2016, an eventful year for algorithms

For algorithm based systems, as with many other topics, 2016 turned out to be an eventful year. As we close the year and look back on events, the course of 2016 brought many of the issues we intend to address in the UnBias project to the attention of people and organizations who previously perhaps had not considered these things before.

At the start of the year there were some debates in the margins of popular media about the risks and consequences of hypothetical future artificial super intelligence. For the most part these debates were treated as ‘interesting philosophical exercises’ at best, but more frequently as pure Science Fiction.  Soon however, while we were waiting to hear the outcome of our UnBias project EPSRC grant application, the focus of the global debate stated to shift from future AI to algorithms that are already affecting the lives of people in the present society [e.g. algorithms for risk assessments in criminal sentencing]. By the time our funding was approved and the new research associate positions were staffed, the White House had published a report on “Preparing for the future of artificial intelligence”, Facebook had gone through introducing human editors to balance possible weaknesses in their Trending Topics algorithm to removing the human editors because of accusations of human bias. In the same month when UnBias officially launched, Amazon, Facebook, Google, Microsoft, and IBM publically announced the formation of their “Partnership on AI to benefit people and society”. Since then, UnBias has participated in a meeting on “Algorithms transparency and accountability in the digital economy” at the European Parliament where it was confirmed that the European Commission has been asked to launch a two-year investigation in the impact of algorithms on EU citizens (launching in 2017). Finally, the tumultuous US elections made concerns about lack of editorial responsibility in algorithmic news recommendations/filtering into a central issue for politicians across the globe. Clearly we have a lot of work ahead of us in 2017.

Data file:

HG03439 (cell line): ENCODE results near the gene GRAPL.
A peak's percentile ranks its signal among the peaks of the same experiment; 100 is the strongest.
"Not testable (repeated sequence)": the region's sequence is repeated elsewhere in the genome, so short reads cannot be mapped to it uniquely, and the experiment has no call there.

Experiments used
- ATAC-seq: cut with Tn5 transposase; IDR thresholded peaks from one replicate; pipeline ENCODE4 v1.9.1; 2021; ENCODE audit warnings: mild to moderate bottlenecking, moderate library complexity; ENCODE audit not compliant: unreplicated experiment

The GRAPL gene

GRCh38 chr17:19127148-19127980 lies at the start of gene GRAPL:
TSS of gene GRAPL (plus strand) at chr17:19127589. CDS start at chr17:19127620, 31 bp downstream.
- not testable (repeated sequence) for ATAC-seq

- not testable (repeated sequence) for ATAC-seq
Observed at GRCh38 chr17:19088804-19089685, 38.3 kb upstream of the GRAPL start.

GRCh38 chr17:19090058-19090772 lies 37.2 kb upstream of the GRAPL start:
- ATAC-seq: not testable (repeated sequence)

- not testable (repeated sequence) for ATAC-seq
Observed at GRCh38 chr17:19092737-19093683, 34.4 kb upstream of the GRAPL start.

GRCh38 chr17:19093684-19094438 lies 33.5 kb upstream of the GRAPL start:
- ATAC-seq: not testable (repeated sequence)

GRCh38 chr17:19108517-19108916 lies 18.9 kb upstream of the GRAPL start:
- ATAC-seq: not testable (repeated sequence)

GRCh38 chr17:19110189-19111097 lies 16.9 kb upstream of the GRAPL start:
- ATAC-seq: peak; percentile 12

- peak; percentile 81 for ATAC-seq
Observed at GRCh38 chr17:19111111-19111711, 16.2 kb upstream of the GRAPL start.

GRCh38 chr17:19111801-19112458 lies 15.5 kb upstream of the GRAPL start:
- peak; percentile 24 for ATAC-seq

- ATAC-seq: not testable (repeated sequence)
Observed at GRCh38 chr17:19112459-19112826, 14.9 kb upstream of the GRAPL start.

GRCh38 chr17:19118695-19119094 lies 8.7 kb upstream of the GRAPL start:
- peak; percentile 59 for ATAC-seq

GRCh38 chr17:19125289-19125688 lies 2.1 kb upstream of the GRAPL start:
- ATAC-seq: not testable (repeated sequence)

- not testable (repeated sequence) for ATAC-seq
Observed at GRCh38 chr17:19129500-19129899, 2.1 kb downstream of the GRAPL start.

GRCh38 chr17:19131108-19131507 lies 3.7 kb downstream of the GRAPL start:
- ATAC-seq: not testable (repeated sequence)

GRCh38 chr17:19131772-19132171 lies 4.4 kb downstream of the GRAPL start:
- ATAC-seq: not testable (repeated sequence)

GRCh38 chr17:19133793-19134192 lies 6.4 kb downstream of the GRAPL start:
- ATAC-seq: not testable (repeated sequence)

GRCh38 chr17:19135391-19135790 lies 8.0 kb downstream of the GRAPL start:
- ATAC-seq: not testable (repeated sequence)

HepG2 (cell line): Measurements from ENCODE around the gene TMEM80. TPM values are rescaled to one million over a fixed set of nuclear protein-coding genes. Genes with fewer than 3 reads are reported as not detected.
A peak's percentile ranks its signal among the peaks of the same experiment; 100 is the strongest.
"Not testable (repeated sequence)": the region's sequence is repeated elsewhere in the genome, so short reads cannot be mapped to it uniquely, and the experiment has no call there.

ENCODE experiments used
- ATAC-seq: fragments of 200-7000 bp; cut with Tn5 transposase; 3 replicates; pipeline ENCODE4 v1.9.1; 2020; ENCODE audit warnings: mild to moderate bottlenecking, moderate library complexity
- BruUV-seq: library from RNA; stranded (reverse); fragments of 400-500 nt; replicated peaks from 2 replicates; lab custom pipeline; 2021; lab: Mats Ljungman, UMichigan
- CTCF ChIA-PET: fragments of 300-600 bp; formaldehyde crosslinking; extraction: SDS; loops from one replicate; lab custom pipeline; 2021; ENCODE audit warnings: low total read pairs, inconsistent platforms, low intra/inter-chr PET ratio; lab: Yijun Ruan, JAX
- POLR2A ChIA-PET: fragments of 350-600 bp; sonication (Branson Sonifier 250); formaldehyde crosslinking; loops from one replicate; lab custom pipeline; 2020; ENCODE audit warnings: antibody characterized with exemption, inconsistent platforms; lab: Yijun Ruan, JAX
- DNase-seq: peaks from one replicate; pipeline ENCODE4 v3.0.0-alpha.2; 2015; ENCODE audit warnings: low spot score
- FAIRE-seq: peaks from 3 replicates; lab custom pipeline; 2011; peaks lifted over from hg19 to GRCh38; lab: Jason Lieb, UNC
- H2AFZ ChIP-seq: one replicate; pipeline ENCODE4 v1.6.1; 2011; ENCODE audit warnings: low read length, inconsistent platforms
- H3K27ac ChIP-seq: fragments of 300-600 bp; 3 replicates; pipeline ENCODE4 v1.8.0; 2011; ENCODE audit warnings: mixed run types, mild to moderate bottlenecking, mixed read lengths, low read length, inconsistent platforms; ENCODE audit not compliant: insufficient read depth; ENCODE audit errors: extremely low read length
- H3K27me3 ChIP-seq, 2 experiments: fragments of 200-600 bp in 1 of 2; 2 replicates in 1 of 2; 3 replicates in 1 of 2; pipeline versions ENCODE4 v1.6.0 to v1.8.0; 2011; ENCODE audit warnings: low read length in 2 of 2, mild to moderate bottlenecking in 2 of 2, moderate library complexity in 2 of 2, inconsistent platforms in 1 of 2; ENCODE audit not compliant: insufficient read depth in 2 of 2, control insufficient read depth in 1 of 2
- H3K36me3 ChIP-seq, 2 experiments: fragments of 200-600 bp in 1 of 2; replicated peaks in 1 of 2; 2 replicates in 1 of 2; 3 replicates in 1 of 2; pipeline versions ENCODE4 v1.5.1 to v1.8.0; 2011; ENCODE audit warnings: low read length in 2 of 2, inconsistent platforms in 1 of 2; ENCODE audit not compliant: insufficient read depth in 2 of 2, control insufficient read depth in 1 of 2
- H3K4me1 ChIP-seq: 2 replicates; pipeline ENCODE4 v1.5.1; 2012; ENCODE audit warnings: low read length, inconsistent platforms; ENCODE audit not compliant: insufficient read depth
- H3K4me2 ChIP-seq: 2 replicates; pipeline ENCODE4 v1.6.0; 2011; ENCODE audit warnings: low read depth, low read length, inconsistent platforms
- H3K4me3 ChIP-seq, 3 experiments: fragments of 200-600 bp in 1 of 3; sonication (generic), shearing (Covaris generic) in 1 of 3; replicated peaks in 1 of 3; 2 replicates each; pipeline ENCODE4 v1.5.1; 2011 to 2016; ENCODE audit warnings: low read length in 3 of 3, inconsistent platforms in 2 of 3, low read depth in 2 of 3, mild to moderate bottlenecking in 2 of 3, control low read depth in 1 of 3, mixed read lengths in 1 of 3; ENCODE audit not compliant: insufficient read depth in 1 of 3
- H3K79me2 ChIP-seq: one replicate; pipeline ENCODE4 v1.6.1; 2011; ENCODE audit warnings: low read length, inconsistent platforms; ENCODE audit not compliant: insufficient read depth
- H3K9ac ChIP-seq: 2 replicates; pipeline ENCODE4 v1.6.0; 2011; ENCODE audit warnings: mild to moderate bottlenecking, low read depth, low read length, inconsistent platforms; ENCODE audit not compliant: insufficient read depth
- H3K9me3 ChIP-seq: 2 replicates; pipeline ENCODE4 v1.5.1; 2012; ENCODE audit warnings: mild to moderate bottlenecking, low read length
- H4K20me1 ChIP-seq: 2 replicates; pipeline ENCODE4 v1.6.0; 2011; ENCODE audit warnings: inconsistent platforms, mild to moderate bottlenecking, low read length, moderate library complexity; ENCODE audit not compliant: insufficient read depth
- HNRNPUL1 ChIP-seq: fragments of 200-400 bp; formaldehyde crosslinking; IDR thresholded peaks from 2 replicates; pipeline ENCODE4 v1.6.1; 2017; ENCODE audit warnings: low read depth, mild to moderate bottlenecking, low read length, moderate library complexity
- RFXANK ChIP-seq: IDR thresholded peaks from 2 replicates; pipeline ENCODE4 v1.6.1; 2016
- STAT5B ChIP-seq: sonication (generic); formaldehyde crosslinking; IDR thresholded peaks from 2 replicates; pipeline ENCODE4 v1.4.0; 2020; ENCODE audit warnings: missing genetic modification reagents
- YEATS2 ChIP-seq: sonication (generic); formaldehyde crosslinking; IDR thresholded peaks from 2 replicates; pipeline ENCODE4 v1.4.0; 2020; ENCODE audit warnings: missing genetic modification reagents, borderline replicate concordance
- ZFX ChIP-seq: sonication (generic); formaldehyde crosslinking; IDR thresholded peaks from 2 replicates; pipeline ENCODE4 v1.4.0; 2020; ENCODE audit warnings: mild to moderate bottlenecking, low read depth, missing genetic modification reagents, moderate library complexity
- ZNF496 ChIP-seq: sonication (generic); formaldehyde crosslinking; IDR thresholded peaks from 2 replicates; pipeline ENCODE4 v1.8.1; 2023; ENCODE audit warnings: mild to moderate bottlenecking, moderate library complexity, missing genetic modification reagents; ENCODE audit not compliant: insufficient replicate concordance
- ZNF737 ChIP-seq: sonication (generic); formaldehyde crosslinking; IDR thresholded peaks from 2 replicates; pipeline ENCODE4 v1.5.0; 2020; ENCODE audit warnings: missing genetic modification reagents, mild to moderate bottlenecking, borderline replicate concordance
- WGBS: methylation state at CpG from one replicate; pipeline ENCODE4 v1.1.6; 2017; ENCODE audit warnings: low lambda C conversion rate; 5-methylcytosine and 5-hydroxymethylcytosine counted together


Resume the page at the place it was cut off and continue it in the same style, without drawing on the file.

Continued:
(The examples and links in this summary are a merely the ‘tip of the iceberg’ of the ‘algorithms’ related news in 2016)

So far, we are on track. Preliminary Youth Juries and user observation pilot studies in November 2016 showed promising results. The stakeholder engagement panel has some 30+ confirmed partners ranging from industry, academia, NGOs to regulatory organizations.

In parallel, but very much complimentary to our work, the IEEE Global Initiative for Ethical Considerations in Artificial Intelligence and Autonomous Systems released the first version of their framework for “Ethically Aligned Design – a vision for prioritizing human wellbeing with artificial Intelligence and autonomous Systems” with a call for public discussion and submission of comments. To quote from the introduction of the document:

“We need to make sure that these technologies are aligned to humans in terms of our moral values and ethical principles. AI/AS [Artificial Intelligence/ Autonomous Systems] have to behave in a way that is beneficial to people beyond reaching functional goals and addressing technical problems. This will allow for an elevated level of trust between humans and our technology that is needed for a fruitful pervasive use of AI/AS in our daily lives.

By aligning the creation of AI/AS with the values of its users and society we can prioritize the increase of human wellbeing as our metric for progress in the algorithmic age.”

As we move into 2017 and UnBias, hopefully starts to bear fruit, we will be looking to contribute to this and similar initiatives wherever possible as well as contributing to public and the professional thought leadership around the impact of algorithms on society.

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